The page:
Hey Flinders Fam!
I hope we’re all doing okay this week. If not – that’s okay. We’re living through some pretty strange and distressing times and not being okay is a very legitimate state of mind! You know what though? This week, I think I’m starting to feel a little bit better on the mental wellbeing front. I’m more settled into my home routine now and have some daily anchor points and practices that have helped me. I’ve been reading in my garden a lot, I started doing Les Mills classes in my living room which help me switch out of work mode for the day (but oh my God I forgot how hard they are!), and, when I’m feeling particularly frazzled, I like to go and visit my virtual farm 😉
But that’s just my experiences, and I’m no expert at this! Luckily, I have an expert to talk us through what stress is and some long-term stress management strategies – Dr Lydia Woodyatt. After all, it is more important than ever to make sure we look after our mental wellbeing!
Stress is Normal!
Stress is totally normal! It is your body’s way of dealing with the feeling of pressure, risk or danger. Our brain has limited resources. It’s wired to detect when there’s threats in our environment. Those can be threats to our survival, safety, our social relationships, our status within those relationships, or even our feelings of success. So when any of these things become interrupted or at risk, the amygdala starts to fire off a warning: there’s something going on here!
Our body has a whole stream of physiological responses in response to that threat. We call this the fight, flight or freeze system. You might have heard of that before. When you think about that, I want you to think: what does my body feel like when I feel stressed? You might have a whole a whole range of things you identify: butterflies in your stomach, clammy palms, or tingling in your arms. Maybe you start to feel a sense of pressure or tension, or maybe your heart goes up, or you feel cotton headed.
All these physiological symptoms are just a side effect of what’s happening in your body to get you ready to do battle with that thing that’s threatening you.
So physiologically, what’s happening?
The Physiology of Stress
Inside your body, your blood is being directed to key organs: the heart, lungs and muscles that will help you run away. As a consequence, blood is being directed away from things like fingertips and your head – this is why you might get tingly feelings!
The other thing that gets put off is your digestion. It slows right down because it’s not a priority – that sandwich can wait! But this is why when we feel nervous or worried, we get butterflies in our tummy.
Other things are happening too. Cortisol, the stress hormone, and adrenaline, the thing that gears us up for action, are pumping through our body and getting us ready to respond. Plus, your inflammation system and your immune system are kicking into gear. This is a really cool thing about the human body: in response to a perceived threat or danger, our body starts to kick into gear so that it will be already activated if we were to get injured.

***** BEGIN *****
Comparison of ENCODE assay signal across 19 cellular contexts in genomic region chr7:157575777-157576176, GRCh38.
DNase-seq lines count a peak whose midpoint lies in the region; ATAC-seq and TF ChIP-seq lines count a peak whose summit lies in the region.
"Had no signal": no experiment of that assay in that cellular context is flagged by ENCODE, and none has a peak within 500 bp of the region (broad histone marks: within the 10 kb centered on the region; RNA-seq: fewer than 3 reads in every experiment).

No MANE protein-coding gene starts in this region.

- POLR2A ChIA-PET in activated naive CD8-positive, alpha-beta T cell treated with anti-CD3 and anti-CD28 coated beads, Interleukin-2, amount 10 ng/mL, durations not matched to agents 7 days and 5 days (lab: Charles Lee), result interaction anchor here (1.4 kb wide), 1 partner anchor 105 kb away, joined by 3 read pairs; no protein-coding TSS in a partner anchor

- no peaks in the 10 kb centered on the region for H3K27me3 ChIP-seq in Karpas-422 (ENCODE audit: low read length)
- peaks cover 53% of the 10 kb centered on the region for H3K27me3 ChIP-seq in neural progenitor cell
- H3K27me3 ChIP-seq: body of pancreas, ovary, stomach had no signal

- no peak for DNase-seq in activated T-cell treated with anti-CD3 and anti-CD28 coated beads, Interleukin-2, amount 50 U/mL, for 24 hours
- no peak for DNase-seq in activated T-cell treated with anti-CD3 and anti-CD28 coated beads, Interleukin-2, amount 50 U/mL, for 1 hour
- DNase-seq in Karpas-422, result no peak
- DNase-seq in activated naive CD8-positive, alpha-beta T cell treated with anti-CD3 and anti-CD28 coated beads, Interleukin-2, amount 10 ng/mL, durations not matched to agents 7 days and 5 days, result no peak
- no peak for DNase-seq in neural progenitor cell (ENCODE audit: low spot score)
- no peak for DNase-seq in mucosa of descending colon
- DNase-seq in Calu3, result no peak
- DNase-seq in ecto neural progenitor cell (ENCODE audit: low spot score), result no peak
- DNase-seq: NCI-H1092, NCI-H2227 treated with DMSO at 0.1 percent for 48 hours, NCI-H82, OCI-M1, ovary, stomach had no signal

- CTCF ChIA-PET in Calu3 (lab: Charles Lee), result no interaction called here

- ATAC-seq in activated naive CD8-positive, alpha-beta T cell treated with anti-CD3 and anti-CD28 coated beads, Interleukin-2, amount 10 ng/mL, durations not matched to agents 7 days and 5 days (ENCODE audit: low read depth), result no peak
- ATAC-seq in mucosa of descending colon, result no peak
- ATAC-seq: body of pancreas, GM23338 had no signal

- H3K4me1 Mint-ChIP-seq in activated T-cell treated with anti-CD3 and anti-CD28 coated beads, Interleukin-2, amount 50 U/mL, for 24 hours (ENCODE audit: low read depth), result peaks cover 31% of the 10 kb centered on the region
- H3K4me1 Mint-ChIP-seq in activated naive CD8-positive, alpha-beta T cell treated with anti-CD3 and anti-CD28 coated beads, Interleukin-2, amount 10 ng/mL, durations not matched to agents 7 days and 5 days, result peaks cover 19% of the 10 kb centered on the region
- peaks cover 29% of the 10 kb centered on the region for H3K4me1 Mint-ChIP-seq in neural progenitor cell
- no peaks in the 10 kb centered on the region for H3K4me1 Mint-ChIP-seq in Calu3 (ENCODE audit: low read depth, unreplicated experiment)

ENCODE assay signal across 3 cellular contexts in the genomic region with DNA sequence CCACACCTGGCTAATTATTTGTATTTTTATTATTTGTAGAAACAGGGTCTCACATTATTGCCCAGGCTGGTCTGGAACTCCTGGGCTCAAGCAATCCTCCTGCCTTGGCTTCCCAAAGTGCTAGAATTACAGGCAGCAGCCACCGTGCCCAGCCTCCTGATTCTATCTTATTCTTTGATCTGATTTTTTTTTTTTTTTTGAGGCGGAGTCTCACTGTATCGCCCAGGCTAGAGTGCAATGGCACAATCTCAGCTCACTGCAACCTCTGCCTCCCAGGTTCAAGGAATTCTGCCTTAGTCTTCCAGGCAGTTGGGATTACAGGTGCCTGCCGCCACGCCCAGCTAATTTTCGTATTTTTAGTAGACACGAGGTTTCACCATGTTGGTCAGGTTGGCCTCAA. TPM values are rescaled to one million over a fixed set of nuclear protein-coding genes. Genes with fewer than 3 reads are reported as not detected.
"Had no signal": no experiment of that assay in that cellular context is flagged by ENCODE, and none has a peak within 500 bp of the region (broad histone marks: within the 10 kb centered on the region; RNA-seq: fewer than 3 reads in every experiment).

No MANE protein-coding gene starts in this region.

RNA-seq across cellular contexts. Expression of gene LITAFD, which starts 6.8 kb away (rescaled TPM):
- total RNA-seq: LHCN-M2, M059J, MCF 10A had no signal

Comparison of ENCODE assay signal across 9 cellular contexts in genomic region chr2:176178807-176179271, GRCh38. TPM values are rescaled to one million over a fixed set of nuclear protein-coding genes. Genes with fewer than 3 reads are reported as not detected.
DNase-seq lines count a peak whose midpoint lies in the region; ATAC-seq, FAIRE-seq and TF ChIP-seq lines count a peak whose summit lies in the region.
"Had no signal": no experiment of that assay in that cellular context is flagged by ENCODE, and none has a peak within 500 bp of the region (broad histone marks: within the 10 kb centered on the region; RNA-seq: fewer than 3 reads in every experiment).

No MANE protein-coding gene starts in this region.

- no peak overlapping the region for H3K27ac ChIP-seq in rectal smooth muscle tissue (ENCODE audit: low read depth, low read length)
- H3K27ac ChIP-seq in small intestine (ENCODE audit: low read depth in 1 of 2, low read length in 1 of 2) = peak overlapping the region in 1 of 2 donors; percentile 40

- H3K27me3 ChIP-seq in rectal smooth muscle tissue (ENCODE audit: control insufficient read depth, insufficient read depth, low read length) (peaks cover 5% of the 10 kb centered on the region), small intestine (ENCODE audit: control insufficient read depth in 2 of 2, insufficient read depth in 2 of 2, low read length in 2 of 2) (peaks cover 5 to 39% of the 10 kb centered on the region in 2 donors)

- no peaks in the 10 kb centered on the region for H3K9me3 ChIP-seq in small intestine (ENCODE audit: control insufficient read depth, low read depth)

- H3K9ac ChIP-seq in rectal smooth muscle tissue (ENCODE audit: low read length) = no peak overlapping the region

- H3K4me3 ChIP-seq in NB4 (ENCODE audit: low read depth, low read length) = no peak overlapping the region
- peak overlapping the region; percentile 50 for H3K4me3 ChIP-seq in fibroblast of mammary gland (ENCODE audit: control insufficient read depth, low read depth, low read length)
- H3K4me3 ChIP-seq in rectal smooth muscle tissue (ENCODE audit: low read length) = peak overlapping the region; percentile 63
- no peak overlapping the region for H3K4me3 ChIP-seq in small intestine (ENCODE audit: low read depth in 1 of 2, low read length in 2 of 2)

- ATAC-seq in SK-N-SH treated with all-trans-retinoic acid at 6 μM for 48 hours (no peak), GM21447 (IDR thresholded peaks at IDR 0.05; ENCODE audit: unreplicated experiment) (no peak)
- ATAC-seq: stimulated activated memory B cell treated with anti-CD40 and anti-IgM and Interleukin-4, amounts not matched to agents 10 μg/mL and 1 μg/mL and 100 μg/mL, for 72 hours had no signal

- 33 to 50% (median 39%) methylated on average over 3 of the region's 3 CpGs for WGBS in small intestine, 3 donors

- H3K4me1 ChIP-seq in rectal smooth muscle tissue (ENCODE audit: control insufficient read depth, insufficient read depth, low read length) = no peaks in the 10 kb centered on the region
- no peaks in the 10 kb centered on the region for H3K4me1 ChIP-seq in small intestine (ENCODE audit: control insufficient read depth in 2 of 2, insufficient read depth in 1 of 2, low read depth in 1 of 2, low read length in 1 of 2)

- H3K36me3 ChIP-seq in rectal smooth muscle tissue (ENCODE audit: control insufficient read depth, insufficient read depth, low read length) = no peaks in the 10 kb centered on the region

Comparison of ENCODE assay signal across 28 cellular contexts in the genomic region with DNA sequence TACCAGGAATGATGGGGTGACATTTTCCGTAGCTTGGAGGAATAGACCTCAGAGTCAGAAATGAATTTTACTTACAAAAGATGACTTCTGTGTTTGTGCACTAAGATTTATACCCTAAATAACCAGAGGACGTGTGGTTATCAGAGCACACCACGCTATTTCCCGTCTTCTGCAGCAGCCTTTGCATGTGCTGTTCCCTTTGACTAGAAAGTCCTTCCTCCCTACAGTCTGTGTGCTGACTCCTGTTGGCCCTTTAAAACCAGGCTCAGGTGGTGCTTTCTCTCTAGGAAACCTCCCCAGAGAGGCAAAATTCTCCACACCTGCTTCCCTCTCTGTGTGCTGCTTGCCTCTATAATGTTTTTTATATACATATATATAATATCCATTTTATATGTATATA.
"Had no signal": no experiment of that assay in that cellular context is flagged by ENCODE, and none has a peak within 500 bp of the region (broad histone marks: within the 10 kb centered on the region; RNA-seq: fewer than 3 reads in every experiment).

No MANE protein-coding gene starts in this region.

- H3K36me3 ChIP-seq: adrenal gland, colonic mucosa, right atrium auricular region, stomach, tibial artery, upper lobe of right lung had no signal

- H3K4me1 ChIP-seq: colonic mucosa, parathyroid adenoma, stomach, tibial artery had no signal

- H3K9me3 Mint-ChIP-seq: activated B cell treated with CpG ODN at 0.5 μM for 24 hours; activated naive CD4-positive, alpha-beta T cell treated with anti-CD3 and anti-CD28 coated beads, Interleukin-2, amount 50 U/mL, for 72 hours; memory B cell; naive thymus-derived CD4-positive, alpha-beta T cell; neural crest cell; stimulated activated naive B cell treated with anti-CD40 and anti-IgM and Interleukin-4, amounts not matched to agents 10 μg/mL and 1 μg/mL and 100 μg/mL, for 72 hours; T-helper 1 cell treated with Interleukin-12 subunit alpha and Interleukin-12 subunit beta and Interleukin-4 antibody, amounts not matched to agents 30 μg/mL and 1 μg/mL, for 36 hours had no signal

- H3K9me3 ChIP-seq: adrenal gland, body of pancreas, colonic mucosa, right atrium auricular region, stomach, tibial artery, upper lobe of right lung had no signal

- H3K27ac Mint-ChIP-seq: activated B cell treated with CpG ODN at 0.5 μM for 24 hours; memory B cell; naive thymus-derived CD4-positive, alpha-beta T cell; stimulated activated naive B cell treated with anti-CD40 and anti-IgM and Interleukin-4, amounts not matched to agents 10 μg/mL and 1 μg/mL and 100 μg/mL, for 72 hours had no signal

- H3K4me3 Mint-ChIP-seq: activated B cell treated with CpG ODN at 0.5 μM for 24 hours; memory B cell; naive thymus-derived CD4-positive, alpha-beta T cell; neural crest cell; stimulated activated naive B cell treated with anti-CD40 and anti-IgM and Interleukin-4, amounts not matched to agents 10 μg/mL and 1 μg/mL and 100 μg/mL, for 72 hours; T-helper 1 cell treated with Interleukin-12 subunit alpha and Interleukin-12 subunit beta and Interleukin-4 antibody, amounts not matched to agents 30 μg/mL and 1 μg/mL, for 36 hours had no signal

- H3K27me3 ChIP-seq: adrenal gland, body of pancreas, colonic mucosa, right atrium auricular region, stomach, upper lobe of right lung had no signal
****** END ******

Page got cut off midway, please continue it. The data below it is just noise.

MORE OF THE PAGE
So, stress is actually your friend. It is gearing up for you to focus on and then fix a problem in your environment. It can help us in lots of situations. It can give us extra energy for a task – that extra pressure will lift our energy levels and give us an edge. The other situation is it can really help us focus on the problem. When our amygdala is going of our attention is really drawn towards the problem, like a telescope. We’re not seeing everything around us but we’re really seeing what the problem is. That can help us focus on it and fix it.
So, stress isn’t necessarily a problem. It’s actually helping you!
However, there are some situations where stress is not a friend, but an enemy.
When stress becomes a problem
Stress becomes a problem when it continues for too long. You see, for your body to be having that stress response, it requires all that chemical soup to be active and ready to be drawn on. But your body and your brain are like a water tank. Once that tank is depleted, it takes a while to recover and fill up again. And so if we have lots of stresses in our life – finances, family difficulties managing an illness – they draw away from our tank of resources and it can become depleted. When we are exposed to stress for a long time and we don’t let ourselves out of it, our tank can be really empty. We might have a nap or an afternoon off, but it doesn’t feel like it’s enough to fill up the tank anymore. That’s why chronic stress can be a real problem.
The other problem is really heightened stress, when it gets to a really excessive stage and it stops us from being able to function. Learning to manage stress so it doesn’t become chronic and so we don’t have those really intense periods – or we know how to manage them if we do – is a really important part of our education, professional, and life development.
So, basically, we want to keep stress in the friend zone – not as an enemy!